ACh produces the endothelium-dependent release of prostacyclin, PGE2, PGF and thromboxane A2 in the aorta of both WKY and SHR. The release of prostacyclin is 10 to 100 times larger than that of the other prostaglandins, while the generation of thromboxane A2 is the smallest. Furthermore, the release of prostacyclin is much larger in the aorta of SHR than in that of WKY (Gluais et al., 2005). In the SHR aorta and that of aging WKY, prostacyclin paradoxically is not a relaxing but a contracting prostaglandin (Gluais et al., 2005; Gomez et al., 2008) (Figs 5 and and6).6). Whether or not, the reduction in the relaxing response to prostacyclin in SHR and the decrease of this response during aging is associated with parallel changes in the expression of the IP receptor gene remains controversial (Numaguchi et al., 1999; Tang and Vanhoutte, 2008). Nevertheless, the IP receptor dysfunction is specific of vascular smooth muscle cells because IP receptor-dependent inhibition of platelet activation is not altered in SHR or by aging (Gomez et al., 2008). Therefore, endothelium-dependent contractions elicited by ACh in the aorta of SHR and aging WKY are likely to involve at least in part the release of prostacyclin.

Figure 5
Prostacyclin induces relaxation in WKY aortic rings but not in those of SHR. (A) In aortic rings with endothelium of young 12-week-old WKY, prostacyclin induces relaxations that are inhibited by the specific IP receptor antagonist CAY 10441. The presence ...
Figure 6
Prostacyclin-induced contractions and acetylcholine-induced endothelium-dependent contractions. (A) Original trace showing acetylcholine-induced concentration and endothelium-dependent contractions in SHR aortic rings (presence of L-nitro-arginine, L-NA). ...

This conclusion is based on the following observations: (i) in WKY and SHR, prostacyclin is a contracting but not a relaxing factor (Figs 5 and and6);6); (ii) prostacyclin is a more potent contracting agent in SHR than in WKY (Fig. 6); (iii) the contractions evoked by prostacyclin mimic the endothelium-dependent contractions produced by ACh both in term of duration and amplitude (Fig. 5); (iv) prostacyclin- and the endothelium-dependent contractions both involve activation of TP receptors (Figs 1 and and5);5); (v) prostacyclin is the most abundant prostaglandin released by ACh and is of endothelial origin (Fig. 3); (vi) the release of prostacyclin is two times larger in SHR than in WKY (Fig. 3); (vii) the time course of the release of prostacyclin is compatible with the time course of the observed endothelium-dependent contractions; (viii) the release of prostacyclin correlates with the amplitude of the endothelium-dependent contractions over the full concentration range of ACh in both WKY and SHR (Fig. 7); (ix) the endothelium-dependent contractions and the release of prostacyclin are affected similarly by COX inhibitors; (x) The expression of PGIS is by far the most abundant of the prostaglandin synthases expressed in the rat aortic endothelial cells and PGIS and COX-1 co-segregate; and finally (xi) the inhibition of prostacyclin synthesis enhances the ACh-induced endothelium-dependent contractions. Paradoxically, this latter observation also supports the hypothesis that prostacyclin contribute to endothelium-dependent contractions because the inhibition of PGIS may enhance PGH2spillover, a more potent TP receptor agonist than prostacyclin itself (Rapoport and Williams, 1996; Gluais et al., 2005). The hypothesis that prostacyclin is an EDCF is in agreement with the conclusion that prostacyclin is the main factor accounting for endothelial dysfunction in the aorta of WKY and SHR treated with aldosterone (Blanco-Rivero et al., 2005).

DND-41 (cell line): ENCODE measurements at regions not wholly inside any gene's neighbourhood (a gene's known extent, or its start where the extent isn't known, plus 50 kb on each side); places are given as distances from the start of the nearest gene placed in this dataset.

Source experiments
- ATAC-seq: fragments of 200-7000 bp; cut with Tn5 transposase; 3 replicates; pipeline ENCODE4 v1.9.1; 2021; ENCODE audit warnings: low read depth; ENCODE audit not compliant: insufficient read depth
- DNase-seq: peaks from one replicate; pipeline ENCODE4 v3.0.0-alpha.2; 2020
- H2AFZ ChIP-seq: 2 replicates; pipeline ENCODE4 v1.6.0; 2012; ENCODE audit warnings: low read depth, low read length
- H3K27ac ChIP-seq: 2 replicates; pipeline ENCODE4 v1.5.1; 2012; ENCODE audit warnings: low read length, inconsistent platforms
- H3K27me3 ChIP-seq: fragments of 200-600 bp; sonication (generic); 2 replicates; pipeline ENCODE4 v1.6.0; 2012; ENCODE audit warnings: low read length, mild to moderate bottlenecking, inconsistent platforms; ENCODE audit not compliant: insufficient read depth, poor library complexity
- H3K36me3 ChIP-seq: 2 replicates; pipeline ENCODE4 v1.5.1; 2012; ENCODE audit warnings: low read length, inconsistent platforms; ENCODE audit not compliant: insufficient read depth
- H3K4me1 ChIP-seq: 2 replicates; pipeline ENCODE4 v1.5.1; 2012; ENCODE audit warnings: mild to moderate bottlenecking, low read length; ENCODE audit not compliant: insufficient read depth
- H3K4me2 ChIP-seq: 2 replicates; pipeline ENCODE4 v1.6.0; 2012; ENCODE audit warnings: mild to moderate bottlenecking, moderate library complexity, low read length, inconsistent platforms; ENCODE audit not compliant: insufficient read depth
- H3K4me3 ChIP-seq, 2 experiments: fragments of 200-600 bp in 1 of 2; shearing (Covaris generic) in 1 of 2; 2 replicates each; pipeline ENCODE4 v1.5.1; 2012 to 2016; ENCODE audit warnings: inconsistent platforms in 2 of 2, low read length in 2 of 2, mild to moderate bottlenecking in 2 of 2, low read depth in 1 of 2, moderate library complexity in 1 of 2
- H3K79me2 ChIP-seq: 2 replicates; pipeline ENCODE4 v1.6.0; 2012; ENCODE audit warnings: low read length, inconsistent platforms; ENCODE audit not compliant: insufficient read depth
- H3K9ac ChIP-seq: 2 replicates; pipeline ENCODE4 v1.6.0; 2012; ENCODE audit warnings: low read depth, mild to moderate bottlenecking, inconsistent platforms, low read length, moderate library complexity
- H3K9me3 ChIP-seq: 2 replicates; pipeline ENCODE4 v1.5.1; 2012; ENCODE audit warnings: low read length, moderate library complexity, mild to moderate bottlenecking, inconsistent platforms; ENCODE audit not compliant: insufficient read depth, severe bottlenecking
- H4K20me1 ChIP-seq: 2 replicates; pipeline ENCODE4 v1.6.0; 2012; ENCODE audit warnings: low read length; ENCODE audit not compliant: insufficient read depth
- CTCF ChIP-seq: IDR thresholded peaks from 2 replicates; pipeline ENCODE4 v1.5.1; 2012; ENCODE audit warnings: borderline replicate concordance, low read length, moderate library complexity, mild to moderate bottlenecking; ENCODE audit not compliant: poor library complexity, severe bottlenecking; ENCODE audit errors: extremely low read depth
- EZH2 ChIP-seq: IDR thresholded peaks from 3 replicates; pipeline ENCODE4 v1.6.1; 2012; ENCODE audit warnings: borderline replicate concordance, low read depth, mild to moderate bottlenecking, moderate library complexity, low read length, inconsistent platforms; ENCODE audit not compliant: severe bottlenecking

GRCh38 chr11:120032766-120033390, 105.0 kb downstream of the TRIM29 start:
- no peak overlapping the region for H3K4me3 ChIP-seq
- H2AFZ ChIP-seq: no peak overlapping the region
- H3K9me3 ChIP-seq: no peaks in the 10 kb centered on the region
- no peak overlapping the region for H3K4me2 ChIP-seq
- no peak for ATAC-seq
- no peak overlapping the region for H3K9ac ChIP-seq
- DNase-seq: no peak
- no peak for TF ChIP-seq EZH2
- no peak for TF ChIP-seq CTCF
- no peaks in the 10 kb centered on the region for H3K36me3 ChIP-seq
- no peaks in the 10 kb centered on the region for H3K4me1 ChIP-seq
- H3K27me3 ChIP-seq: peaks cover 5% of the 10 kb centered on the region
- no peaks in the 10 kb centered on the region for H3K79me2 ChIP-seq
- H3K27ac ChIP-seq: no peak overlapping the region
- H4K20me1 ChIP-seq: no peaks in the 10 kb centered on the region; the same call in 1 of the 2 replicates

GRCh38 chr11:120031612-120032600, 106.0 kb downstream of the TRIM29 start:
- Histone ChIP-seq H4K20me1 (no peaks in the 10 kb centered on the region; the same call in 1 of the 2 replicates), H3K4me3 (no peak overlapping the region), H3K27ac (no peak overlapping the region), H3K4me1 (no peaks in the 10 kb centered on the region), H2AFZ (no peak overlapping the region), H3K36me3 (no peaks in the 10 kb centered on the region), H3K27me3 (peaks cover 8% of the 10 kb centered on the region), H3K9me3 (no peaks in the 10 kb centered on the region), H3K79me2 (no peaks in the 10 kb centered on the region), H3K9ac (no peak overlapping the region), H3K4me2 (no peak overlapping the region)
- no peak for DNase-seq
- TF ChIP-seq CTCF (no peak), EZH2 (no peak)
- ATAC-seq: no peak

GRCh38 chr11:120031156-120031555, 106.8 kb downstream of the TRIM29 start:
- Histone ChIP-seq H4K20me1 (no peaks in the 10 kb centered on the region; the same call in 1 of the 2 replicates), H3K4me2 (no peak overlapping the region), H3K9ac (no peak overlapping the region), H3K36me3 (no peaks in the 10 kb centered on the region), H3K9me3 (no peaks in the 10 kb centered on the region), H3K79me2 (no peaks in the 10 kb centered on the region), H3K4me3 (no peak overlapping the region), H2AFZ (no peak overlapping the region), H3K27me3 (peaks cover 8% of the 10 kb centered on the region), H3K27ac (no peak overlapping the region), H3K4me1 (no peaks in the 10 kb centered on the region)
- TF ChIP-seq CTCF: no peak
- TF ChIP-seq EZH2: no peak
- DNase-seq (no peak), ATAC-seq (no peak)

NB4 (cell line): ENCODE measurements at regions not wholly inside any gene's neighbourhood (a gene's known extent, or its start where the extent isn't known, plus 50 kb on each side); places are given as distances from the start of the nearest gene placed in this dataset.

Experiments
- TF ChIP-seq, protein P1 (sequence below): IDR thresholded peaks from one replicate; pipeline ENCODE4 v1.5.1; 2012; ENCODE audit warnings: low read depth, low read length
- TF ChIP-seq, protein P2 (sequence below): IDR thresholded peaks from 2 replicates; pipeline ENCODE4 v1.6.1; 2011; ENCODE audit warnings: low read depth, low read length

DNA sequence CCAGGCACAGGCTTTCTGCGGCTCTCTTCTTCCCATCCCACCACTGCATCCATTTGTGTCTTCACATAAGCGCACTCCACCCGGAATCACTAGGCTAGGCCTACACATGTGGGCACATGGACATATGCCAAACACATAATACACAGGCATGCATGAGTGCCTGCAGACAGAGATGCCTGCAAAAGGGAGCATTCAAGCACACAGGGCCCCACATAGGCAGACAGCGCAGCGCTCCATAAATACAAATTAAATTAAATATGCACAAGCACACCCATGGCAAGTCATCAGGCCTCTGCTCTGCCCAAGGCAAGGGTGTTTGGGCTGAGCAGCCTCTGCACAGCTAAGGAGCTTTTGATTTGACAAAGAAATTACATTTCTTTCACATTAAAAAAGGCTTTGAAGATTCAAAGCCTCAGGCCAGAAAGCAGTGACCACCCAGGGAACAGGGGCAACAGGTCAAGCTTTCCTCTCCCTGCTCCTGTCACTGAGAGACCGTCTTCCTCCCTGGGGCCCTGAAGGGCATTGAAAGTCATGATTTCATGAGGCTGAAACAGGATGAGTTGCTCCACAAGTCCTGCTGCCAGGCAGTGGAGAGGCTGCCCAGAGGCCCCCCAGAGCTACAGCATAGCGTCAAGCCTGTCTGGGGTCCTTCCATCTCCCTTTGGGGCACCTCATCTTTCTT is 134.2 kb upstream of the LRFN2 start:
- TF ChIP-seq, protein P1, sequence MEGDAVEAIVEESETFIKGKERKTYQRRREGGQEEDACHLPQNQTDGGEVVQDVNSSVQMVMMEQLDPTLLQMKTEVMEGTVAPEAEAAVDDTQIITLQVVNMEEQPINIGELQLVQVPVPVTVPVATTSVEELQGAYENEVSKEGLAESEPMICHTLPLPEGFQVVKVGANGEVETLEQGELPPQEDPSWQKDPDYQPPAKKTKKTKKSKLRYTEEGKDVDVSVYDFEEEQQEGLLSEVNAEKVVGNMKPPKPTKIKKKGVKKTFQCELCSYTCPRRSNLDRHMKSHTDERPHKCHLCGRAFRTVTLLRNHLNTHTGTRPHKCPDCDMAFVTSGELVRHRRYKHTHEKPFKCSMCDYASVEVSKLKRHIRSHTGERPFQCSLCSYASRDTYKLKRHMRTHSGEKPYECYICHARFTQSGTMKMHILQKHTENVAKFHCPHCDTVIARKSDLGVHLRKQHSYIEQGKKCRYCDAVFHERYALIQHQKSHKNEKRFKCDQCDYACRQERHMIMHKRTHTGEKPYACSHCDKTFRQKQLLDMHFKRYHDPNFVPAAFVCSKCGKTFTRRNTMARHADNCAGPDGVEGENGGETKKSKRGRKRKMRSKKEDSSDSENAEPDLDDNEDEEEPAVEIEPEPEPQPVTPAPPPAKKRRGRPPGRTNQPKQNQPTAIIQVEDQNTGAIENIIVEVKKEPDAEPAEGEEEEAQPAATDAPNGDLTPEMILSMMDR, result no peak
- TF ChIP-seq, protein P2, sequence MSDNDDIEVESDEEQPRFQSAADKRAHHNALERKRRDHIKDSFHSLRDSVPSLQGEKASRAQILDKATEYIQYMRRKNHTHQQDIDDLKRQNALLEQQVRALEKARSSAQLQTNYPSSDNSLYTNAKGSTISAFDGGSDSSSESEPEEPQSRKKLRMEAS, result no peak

Figure 7
Acetylcholine-induced concentration-dependent and endothelium-dependent prostacyclin release and contractions. (A) WKY aortic rings with and without endothelium. (B) SHR aortic rings with and without endothelium. Prostacyclin release is represented on ...

EDCFs released in response to other stimuli

In response to other stimuli, such as ATP or the calcium ionophore A 23187, thromboxane synthase inhibitors partially inhibit endothelium-dependent contractions indicating that thromboxane A2contributes to these responses, prostacyclin and/or PGH2 being the other contributors (Gluais et al., 2006; 2007) (Fig. 8). Similarly, in response to endothelin, the endothelial generation of thromboxane A2 contributes to the contractile response (Taddei and Vanhoutte, 1993a,b).

Figure 8
Thromboxane A2 and endothelium-dependent contractions in SHR aortic rings. (A) The calcium ionophore, A23187, produces a significantly larger endothelial release ...

Different stimuli, that is, ATP, ACh and A 23187, induce a very different pattern in prostaglandin release. Subsequently, the endothelium-dependent contractions do not involve the same COX derivatives, although the final effector remains the prostanoid TP receptor on the vascular smooth muscle cells (Yang et al., 2004). These differences are not linked to agonist stimulating G protein-coupled receptors versus receptor-independent mechanism because thromboxane A2 contributes to both ATP- and A 23187-induced endothelium-dependent contractions but not in those evoked by ACh. These differences are unexplained at present but could be linked to differences in the dynamic of the increase in endothelial intracellular calcium evoked by these different stimuli (Gordon and Martin, 1983; Carter et al., 1988). (Fig. 9)